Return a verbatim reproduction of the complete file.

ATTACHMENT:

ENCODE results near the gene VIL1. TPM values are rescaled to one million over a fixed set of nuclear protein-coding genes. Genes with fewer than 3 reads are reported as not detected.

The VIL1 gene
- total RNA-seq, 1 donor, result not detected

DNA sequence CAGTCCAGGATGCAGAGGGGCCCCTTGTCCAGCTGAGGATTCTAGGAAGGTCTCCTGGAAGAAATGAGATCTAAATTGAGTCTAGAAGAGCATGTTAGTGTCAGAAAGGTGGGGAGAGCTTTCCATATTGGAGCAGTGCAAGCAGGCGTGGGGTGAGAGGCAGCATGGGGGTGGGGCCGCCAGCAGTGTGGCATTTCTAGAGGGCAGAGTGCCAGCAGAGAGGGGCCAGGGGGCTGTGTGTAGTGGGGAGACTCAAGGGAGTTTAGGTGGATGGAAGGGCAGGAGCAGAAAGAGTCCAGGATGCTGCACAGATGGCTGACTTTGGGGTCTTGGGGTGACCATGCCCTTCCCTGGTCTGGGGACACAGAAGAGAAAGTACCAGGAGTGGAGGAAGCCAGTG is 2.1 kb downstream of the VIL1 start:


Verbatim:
ENCODE results near the gene VIL1. TPM values are rescaled to one million over a fixed set of nuclear protein-coding genes. Genes with fewer than 3 reads are reported as not detected.

The VIL1 gene
- total RNA-seq, 1 donor, result not detected

DNA sequence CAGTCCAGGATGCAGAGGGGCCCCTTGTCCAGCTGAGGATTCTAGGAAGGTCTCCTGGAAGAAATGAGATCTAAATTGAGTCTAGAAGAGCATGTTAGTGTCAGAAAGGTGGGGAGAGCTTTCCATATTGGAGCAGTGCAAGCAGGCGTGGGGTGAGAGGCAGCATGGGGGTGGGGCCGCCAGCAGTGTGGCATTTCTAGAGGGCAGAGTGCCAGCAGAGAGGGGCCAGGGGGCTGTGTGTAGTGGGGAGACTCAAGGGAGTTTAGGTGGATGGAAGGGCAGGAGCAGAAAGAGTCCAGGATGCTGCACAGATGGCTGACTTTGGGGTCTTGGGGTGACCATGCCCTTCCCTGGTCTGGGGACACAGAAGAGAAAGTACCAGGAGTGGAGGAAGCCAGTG is 2.1 kb downstream of the VIL1 start: